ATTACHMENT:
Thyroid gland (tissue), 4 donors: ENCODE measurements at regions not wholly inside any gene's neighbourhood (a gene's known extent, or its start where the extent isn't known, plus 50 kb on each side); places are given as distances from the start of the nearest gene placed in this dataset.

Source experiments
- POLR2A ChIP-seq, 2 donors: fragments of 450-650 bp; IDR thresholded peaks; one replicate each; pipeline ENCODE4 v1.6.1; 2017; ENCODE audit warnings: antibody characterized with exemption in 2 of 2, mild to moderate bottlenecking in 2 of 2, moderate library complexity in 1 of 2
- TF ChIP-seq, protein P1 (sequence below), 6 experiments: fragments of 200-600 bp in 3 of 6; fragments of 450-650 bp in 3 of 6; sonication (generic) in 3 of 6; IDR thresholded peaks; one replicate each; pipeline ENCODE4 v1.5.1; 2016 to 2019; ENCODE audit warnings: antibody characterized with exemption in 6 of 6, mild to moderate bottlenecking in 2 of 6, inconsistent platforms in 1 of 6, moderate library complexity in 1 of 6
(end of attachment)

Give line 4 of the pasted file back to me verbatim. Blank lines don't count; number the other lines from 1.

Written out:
- TF ChIP-seq, protein P1 (sequence below), 6 experiments: fragments of 200-600 bp in 3 of 6; fragments of 450-650 bp in 3 of 6; sonication (generic) in 3 of 6; IDR thresholded peaks; one replicate each; pipeline ENCODE4 v1.5.1; 2016 to 2019; ENCODE audit warnings: antibody characterized with exemption in 6 of 6, mild to moderate bottlenecking in 2 of 6, inconsistent platforms in 1 of 6, moderate library complexity in 1 of 6